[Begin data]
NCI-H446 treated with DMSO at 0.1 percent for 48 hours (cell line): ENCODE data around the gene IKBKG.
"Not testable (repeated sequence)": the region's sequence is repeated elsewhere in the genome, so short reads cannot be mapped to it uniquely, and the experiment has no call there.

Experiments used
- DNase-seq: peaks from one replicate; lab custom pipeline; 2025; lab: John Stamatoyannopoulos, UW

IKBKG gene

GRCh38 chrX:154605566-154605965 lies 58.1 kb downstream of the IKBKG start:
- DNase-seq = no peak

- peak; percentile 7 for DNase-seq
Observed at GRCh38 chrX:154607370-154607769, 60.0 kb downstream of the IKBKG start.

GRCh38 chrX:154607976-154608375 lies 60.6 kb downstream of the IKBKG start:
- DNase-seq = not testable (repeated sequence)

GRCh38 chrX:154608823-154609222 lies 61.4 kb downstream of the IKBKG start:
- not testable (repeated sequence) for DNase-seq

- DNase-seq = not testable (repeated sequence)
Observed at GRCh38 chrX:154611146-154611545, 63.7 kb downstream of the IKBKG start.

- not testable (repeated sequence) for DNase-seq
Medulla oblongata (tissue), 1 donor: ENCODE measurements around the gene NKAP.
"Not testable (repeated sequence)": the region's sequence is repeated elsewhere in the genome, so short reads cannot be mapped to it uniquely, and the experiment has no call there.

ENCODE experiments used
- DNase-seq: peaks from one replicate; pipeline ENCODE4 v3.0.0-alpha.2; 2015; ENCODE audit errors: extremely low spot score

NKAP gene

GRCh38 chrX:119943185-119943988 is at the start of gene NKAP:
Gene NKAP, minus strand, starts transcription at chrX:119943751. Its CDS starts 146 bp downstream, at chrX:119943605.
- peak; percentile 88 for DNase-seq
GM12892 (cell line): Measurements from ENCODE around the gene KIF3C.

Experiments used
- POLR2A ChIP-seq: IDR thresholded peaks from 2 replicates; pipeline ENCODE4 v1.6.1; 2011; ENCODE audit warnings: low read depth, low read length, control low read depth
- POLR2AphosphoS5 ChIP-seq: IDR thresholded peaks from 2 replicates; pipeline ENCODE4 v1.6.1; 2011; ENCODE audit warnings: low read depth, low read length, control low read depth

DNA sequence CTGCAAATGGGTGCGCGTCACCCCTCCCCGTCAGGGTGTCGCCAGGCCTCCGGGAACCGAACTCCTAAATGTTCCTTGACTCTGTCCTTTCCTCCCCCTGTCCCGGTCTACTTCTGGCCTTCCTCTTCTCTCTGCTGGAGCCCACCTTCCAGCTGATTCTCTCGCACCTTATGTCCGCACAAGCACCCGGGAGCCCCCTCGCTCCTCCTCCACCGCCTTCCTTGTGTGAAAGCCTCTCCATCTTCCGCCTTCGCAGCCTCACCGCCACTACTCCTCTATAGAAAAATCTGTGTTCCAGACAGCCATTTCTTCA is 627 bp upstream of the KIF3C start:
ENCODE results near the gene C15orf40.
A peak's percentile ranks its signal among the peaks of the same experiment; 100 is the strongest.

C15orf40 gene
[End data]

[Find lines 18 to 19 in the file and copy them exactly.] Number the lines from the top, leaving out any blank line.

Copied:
"Not testable (repeated sequence)": the region's sequence is repeated elsewhere in the genome, so short reads cannot be mapped to it uniquely, and the experiment has no call there.

ENCODE experiments used